The AN/UYK-44 computer is the Navy standard computer for shipboard use. When a follow-on production order was made for additional computers, it was determined that one micro circuit (Generic Part No. 25LS2513) used in four different modules was out of stock, with no production sources available. The GEM replacement was specified, designed, and produced within eight weeks. Sample emulated parts were tested at the component, printed wiring board, and system level over the military temperature envelope. The tests were completed rapidly, and there were no failures. The parts are currently being manufactured and provided for production of the AN/UYK-44. The availability of the emulated parts will produce a savings of $1.2 million, a fifteen-to-one cost reduction. The demonstrated cost savings of the initial version (in a flat pack) of this emulated part has resulted in a request to produce a dual in-line (DIP) packaged version for use in supporting other military equipment.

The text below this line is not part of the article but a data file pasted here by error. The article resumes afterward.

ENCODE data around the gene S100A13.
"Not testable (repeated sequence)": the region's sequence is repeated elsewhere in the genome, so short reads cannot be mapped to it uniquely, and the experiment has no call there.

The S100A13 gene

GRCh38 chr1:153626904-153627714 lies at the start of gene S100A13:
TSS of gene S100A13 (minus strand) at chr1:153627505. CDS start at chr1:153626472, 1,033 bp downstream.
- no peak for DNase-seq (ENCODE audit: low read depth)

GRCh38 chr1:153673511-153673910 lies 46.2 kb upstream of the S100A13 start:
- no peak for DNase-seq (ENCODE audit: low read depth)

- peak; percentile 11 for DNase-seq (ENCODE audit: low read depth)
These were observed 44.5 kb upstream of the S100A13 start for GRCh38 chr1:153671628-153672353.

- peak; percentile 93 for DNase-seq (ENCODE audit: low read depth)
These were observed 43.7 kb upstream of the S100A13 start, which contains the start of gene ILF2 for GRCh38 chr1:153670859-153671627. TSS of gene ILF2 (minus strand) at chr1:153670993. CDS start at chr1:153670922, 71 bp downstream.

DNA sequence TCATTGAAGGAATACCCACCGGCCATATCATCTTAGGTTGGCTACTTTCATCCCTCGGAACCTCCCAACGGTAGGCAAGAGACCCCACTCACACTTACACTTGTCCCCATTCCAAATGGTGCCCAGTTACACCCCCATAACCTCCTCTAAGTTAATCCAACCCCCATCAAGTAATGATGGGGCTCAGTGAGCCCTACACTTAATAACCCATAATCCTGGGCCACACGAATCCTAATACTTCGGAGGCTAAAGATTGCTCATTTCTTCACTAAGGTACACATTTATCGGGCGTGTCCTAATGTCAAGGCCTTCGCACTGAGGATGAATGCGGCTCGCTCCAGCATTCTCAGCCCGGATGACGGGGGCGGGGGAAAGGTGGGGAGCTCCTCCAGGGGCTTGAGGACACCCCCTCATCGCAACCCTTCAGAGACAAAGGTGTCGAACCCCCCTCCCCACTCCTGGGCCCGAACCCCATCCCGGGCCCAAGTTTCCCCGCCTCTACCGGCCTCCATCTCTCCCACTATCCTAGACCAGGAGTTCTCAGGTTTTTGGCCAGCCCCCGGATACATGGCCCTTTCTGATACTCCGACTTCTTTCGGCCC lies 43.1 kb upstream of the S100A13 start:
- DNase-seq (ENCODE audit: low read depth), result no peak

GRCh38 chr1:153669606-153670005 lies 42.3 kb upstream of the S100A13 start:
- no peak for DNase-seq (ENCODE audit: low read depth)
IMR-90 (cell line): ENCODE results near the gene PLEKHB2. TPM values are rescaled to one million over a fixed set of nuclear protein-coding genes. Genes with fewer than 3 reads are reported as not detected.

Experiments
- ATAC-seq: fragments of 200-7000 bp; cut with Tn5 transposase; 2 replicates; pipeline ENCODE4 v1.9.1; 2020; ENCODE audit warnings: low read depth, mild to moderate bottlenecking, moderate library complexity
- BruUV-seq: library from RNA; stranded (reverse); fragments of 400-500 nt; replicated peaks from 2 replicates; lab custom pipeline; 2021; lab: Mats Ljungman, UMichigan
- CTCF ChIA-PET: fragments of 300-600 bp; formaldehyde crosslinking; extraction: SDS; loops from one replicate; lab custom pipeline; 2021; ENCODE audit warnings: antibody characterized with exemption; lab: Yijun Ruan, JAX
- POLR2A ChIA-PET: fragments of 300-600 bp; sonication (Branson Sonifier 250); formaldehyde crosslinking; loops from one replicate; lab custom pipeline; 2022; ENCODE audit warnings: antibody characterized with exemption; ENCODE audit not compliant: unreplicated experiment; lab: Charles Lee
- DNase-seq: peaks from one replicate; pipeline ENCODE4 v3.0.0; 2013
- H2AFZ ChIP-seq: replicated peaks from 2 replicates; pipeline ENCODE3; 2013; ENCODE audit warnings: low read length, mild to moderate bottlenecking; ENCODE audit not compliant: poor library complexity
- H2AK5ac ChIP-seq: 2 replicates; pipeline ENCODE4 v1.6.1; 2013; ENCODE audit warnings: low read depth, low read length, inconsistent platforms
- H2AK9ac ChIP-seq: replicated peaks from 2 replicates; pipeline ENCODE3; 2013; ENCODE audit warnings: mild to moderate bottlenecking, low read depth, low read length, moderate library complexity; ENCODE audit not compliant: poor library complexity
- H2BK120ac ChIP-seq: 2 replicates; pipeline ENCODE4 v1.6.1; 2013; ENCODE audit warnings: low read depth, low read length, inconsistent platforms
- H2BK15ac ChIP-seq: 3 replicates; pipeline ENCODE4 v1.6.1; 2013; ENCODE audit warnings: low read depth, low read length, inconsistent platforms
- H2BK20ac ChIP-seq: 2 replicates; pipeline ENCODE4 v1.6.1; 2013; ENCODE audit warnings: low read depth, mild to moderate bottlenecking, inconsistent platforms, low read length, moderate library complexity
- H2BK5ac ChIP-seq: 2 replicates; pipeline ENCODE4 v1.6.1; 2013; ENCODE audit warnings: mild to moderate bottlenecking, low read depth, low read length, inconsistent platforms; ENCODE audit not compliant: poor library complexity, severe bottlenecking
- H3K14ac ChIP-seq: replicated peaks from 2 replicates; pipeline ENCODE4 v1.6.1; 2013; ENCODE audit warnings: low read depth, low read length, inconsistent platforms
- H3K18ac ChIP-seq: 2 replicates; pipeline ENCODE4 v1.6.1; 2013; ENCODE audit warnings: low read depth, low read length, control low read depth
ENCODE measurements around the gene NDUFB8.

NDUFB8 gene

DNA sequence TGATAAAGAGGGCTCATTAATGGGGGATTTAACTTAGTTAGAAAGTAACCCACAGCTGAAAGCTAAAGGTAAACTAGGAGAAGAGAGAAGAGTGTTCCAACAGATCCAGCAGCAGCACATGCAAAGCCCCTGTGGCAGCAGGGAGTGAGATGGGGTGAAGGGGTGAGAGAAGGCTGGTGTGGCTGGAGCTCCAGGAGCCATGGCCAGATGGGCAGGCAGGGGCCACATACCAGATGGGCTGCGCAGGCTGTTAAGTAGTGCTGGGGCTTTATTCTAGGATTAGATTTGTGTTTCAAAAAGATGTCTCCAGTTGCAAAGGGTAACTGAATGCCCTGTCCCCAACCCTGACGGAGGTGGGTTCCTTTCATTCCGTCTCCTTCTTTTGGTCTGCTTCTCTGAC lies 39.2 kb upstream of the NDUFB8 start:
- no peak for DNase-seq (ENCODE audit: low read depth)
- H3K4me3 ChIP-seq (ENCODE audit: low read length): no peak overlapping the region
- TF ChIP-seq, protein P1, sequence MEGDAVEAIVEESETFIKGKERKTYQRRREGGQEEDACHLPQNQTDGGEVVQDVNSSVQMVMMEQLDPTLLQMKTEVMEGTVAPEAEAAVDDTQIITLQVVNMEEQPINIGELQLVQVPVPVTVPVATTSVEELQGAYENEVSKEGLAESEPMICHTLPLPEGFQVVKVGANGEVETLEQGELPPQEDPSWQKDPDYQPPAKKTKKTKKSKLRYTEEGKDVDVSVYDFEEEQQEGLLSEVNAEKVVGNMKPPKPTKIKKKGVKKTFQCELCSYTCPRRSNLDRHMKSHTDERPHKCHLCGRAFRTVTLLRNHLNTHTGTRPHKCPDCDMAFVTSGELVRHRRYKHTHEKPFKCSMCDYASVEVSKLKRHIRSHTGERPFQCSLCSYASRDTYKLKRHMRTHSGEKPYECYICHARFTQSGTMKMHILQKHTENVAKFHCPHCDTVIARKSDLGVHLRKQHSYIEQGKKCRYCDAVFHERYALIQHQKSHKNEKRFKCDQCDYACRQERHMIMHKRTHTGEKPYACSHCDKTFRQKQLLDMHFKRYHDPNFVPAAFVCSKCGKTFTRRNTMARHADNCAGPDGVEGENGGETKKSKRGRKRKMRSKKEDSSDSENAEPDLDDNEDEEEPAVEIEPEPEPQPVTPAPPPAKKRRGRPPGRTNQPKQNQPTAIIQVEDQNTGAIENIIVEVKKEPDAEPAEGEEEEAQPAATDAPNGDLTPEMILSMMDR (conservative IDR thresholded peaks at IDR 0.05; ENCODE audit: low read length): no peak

The second example is the APG-63 radar, which is used in some models of the F-15 aircraft and which was experiencing significant IC nonavailability problems. In response to a request from the Air Force, a study was conducted to define how GEM might produce microcircuits for use in support of the F-15. The study concluded that GEM could provide 86% of the needed ICs for the APG-63 radar and had the potential of saving hundreds of millions of dollars if a major system upgrade could be avoided.

The GEM program produced two demonstration parts that were thoroughly tested by the Warner Robins Air Logistics Command (ALC) and shown to perform correctly in a number of different applications. Currently, the GEM system is being used under a contracted task order arrangement to emulate 14 different microcircuits that are needed by Warner-Robins ALC for long-term support of the F-15 aircraft. These parts will be tested to demonstrate that they fully satisfy the FFF criteria and will then be qualified and integrated into the microcircuit supply channel.